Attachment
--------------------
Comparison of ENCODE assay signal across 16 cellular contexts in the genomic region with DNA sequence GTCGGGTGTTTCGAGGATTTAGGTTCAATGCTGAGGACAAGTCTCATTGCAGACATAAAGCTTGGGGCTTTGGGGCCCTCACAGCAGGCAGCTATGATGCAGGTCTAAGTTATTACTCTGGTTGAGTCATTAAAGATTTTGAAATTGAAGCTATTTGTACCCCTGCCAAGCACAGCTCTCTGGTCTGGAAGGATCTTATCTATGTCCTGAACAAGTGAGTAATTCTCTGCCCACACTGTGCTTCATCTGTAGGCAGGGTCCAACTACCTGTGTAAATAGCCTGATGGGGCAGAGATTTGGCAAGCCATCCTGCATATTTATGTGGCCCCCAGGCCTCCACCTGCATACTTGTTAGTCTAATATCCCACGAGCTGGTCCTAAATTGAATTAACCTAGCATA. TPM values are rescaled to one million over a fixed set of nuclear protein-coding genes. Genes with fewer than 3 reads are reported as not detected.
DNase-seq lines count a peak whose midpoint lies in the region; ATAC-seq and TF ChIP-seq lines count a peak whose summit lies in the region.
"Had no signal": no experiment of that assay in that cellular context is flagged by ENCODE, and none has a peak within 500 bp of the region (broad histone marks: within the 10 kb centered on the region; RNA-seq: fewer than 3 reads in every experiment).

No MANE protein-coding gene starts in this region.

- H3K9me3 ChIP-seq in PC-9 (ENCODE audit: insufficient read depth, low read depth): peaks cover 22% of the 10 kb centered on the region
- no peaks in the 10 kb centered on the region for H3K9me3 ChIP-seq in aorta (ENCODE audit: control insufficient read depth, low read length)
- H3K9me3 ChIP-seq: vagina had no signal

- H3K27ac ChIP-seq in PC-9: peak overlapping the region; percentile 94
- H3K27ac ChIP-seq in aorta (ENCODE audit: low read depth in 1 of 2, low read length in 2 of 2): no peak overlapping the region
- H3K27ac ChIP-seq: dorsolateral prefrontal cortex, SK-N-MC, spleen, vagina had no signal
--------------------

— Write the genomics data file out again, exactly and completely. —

Comparison of ENCODE assay signal across 16 cellular contexts in the genomic region with DNA sequence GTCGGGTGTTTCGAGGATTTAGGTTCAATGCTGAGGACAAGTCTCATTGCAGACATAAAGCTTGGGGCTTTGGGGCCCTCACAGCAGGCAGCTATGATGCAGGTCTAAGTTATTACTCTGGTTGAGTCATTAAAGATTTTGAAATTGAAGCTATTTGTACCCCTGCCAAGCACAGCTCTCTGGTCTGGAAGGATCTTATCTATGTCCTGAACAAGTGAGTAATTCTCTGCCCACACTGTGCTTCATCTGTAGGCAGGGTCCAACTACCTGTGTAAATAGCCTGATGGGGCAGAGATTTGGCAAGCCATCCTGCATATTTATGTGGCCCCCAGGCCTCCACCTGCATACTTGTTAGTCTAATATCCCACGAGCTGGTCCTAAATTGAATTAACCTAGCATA. TPM values are rescaled to one million over a fixed set of nuclear protein-coding genes. Genes with fewer than 3 reads are reported as not detected.
DNase-seq lines count a peak whose midpoint lies in the region; ATAC-seq and TF ChIP-seq lines count a peak whose summit lies in the region.
"Had no signal": no experiment of that assay in that cellular context is flagged by ENCODE, and none has a peak within 500 bp of the region (broad histone marks: within the 10 kb centered on the region; RNA-seq: fewer than 3 reads in every experiment).

No MANE protein-coding gene starts in this region.

- H3K9me3 ChIP-seq in PC-9 (ENCODE audit: insufficient read depth, low read depth): peaks cover 22% of the 10 kb centered on the region
- no peaks in the 10 kb centered on the region for H3K9me3 ChIP-seq in aorta (ENCODE audit: control insufficient read depth, low read length)
- H3K9me3 ChIP-seq: vagina had no signal

- H3K27ac ChIP-seq in PC-9: peak overlapping the region; percentile 94
- H3K27ac ChIP-seq in aorta (ENCODE audit: low read depth in 1 of 2, low read length in 2 of 2): no peak overlapping the region
- H3K27ac ChIP-seq: dorsolateral prefrontal cortex, SK-N-MC, spleen, vagina had no signal